It blows my mind when people tell me they have never stayed in a hostel before! Some people don’t even know that they are a viable option. To me, it’s one of the best parts of traveling. I remember my first solo trip; I was in Bali, alone, and had NO IDEA how I was supposed to meet people. I would go out to dinner, sit at a table and just get lost in my phone…praying nobody (or maybe somebody) would approach me. I was so incredibly shy, I don’t even know what I would have said if someone tried to start a conversation! The anxiety was overwhelming. Luckily I was able to ease myself into my surroundings thanks to Girls Love Travel and handy dandy Tinder. (Yes, you can actually meet travelers on Tinder that don’t have an “agenda”…but we’ll get into that another day). Had I known about hostels before my trip to Bali, I would have made friends much easier and saved a significant amount of money!
- So, what exactly is a hostel? Think of it like a dorm. There are male and female only rooms, as well as co-ed and private rooms; depending on what you’re looking for. There’s shared bathrooms and communal living spaces, usually with a shared fridge/kitchen space, too, so be sure to write your name on your food! It’s basically like having built in roommates…in another country! Rooms can have anywhere from one bed (private) to as many as 10 beds, if not more. It all depends on the hostel and how much you are willing to spend!
- Isn’t it dirty? Just like hotels, some hostels can be dirty. Yes, sometimes I have shared rooms with people who have been outside sweating all day and didn’t think to take a shower. (The smell of sunscreen, sweat, and saltwater is very distinct). Sure, sometimes people will eat in the room and leave their dirty dishes laying around like they are at home, but 9 times out of 10, people are very aware and respectful of others in their surroundings. The common areas and bathrooms are almost never a problem, but always wear shower sandals just to be safe. Oh, and of course, do your research! If it was a bad experience, other travelers will definitely let you know!
3. Aren’t hostels for young people? What if I’m not into partying? Hey – I hear ya! Especially if you’re just getting in from a day of traveling, the last thing you want to do is be kept awake until 4 AM with music and drinking. Again, this boils down to DO YOUR RESEARCH! There are party hostels, some that even have a bar attached. But there are also hostels that cater to an older crowd. Ones that require quiet time beginning at 11 PM – beauty rest, anyone? It’s all about knowing where to look. Even if you book yourself into a “traditional” party hostel, they usually have earplugs available at no cost. (You never know when you’re going to be sleeping next to someone who snores, so it’s good to snag a pair just in case!) You can also request to be in a “quieter” room, if that’s your preference. Hostels are always willing to do what they can to accommodate you.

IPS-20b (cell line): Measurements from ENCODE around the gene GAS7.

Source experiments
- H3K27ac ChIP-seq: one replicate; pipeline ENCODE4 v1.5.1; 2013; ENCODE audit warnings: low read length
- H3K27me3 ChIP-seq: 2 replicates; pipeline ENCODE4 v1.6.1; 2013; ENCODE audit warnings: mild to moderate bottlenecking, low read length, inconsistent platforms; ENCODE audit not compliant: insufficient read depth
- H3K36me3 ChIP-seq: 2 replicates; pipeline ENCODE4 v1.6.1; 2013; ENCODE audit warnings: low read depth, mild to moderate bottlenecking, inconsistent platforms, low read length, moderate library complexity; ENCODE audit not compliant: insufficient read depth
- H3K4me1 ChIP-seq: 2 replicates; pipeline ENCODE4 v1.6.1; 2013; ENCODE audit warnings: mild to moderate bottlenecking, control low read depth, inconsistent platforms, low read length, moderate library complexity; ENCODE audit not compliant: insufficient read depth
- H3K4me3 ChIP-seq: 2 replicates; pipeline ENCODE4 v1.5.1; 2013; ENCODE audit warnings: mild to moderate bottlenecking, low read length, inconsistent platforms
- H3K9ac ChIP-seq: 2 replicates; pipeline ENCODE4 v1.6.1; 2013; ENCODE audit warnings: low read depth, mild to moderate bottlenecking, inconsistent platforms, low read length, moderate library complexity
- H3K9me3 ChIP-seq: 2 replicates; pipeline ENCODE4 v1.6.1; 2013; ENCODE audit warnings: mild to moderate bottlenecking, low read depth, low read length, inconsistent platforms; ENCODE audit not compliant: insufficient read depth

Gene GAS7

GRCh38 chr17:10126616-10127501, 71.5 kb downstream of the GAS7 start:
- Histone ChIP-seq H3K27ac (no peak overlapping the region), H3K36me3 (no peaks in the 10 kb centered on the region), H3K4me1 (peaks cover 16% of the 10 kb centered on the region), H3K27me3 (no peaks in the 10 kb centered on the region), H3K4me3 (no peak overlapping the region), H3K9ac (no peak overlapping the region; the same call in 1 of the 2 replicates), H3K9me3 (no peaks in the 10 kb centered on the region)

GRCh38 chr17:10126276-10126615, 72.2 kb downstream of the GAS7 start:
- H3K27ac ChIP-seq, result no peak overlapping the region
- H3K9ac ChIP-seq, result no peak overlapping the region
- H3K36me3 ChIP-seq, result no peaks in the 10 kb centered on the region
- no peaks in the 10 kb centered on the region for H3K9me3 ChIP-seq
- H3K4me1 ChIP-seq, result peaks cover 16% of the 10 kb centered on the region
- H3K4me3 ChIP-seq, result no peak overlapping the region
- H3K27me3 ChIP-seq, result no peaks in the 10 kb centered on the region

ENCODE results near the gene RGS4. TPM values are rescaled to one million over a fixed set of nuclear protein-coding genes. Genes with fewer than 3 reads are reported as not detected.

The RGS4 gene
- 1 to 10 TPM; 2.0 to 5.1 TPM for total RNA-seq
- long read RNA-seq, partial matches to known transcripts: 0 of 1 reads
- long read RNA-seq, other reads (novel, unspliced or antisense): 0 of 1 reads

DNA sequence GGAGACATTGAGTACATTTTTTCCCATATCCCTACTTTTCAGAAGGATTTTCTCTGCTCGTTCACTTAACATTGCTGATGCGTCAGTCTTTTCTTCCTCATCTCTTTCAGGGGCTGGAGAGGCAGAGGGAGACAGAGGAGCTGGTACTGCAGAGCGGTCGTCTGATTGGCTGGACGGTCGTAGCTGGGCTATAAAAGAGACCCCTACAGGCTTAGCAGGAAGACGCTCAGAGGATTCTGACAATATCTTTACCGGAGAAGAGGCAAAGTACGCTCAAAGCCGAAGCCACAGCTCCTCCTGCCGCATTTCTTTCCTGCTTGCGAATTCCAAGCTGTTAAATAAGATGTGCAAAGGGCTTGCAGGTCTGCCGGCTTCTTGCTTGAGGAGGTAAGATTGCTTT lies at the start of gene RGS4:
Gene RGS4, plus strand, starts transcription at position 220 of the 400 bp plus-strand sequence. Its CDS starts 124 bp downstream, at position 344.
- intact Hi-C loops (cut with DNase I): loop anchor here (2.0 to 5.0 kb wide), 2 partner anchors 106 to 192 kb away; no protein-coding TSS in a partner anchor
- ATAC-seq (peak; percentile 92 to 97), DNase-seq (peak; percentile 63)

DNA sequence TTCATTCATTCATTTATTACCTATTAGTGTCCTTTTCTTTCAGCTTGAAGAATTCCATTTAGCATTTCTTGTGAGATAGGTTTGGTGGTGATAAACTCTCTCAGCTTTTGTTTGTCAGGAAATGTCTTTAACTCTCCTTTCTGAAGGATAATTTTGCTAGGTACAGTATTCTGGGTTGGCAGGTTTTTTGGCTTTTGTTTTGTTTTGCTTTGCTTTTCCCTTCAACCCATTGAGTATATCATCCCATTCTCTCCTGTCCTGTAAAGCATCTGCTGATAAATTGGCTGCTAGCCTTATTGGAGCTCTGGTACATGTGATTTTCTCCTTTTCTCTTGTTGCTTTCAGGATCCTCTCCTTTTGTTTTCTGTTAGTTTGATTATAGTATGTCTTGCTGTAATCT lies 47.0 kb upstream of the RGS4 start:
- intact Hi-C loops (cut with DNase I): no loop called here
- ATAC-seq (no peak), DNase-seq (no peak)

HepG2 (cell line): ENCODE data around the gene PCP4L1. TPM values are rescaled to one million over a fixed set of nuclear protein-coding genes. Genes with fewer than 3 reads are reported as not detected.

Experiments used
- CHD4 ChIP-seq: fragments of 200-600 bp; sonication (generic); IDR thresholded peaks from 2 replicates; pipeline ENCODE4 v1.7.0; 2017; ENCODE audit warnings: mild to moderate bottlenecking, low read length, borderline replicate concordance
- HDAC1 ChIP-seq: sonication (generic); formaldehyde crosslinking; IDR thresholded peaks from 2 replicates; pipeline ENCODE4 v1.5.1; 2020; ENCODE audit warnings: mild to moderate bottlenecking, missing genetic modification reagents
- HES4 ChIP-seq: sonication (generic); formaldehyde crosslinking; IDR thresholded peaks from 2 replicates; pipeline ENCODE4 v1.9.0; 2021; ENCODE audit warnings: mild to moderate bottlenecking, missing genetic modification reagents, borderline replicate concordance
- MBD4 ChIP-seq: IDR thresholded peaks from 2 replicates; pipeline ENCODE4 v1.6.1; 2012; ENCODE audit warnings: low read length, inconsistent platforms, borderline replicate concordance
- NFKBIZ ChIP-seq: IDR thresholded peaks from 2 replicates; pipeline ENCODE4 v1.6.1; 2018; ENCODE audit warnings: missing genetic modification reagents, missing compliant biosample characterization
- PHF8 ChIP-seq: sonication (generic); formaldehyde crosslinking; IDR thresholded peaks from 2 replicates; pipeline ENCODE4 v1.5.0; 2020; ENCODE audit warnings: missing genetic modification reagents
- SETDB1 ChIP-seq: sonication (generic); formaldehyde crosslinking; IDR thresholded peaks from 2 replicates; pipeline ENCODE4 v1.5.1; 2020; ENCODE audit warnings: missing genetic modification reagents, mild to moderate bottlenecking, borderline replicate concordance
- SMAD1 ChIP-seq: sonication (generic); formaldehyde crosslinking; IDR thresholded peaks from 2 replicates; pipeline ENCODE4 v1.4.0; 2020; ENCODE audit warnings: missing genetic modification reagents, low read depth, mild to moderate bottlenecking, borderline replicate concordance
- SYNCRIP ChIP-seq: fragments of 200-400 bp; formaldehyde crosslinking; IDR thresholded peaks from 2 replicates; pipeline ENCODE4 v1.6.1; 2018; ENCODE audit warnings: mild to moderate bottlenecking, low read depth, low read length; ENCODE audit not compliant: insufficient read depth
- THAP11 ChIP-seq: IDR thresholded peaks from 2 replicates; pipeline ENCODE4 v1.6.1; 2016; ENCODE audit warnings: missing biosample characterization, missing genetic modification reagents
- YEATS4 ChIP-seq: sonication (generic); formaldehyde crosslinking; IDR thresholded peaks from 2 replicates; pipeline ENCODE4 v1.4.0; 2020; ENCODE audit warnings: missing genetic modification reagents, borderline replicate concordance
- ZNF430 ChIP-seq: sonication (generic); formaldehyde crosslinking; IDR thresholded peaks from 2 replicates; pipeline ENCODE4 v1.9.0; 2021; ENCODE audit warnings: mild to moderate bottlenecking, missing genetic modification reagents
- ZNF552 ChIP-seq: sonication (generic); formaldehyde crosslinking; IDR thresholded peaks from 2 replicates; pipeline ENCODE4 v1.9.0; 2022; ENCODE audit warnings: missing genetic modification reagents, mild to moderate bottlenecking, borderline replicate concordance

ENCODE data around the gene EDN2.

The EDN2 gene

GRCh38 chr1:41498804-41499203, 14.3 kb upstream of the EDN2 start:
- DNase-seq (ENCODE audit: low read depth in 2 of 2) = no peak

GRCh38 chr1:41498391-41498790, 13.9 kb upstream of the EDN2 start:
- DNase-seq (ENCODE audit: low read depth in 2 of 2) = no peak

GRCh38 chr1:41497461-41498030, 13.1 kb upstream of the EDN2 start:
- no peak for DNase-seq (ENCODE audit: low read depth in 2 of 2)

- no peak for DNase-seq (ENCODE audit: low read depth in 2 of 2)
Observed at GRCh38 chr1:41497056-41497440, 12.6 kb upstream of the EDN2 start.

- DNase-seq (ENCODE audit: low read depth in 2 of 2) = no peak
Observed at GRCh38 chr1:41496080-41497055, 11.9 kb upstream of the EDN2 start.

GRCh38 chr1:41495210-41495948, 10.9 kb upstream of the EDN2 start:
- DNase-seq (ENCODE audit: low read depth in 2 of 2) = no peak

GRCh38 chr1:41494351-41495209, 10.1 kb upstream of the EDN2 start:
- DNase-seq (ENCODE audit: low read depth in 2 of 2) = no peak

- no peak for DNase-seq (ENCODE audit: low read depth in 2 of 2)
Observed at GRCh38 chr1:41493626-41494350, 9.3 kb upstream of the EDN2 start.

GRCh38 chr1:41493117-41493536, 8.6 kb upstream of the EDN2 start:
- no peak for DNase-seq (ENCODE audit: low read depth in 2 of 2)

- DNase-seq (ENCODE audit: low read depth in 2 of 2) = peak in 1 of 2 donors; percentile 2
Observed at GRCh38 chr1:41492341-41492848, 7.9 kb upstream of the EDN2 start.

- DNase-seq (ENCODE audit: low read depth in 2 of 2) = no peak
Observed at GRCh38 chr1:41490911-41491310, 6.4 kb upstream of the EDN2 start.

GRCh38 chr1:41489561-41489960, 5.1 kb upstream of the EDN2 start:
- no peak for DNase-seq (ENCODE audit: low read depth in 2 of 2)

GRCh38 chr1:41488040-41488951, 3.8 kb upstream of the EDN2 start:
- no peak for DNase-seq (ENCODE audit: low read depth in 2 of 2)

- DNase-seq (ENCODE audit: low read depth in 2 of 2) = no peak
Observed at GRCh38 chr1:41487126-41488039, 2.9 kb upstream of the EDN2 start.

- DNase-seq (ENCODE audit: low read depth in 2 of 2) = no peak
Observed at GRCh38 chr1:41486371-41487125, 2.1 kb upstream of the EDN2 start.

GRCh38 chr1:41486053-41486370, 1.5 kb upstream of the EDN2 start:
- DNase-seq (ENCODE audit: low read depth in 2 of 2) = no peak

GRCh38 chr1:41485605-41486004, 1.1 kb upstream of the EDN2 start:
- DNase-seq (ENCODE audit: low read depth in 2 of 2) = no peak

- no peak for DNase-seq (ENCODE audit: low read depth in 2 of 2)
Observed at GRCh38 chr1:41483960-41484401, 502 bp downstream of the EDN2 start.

4. What should I expect upon checking in? Most hostels are manned 24/7, just like hotels, in order to accommodate guests arriving at all hours. You will usually be assigned to a room, get a key, and be given a rundown of the area. Linens are always changed after each guest, so rest assured that you’ll be sleeping in a clean bed. Depending on the hostel, you may have to pay a small deposit for a towel for the shower (some hostels give it for free) and a lock for your belongings.
5. Will my things be safe? Hostels always try to keep your belongings protected, but it’s your responsibility more than theirs. With so many travelers in and out of an area, yes, things can tend to get swiped when you’re not looking. As most travelers know, there can be shady characters anywhere. Take full advantage of any lockers that may be offered on the premises, and of course, always keep an eye on your belongings. Don’t leave anything valuable lying around in the common areas, or it may not be there when you come back! It’s always a good idea to have a small travel lock on your luggage as well.
Running low on money? Hostels are a great alternative! Some hostels even offer work exchange programs! A few hours of work per day/week in exchange for accommodation. Usually it’s something simple like cleaning, making beds, or bartending. It isn’t always advertised, though (of course they would rather have people pay!) but shoot them an email to ask if that is something they might offer. Check out the hostels that I’ve done work exchange for here:
– Globetrotters Hostel (Cairns, Australia)
– Hostel Fish (Denver, Colorado)
What are some of the best hostels you’ve ever stayed in? Leave a comment below or message me, I’d love to check them out in my travels!
Be sure to check HostelWorld now to find great hostels within your travel dates!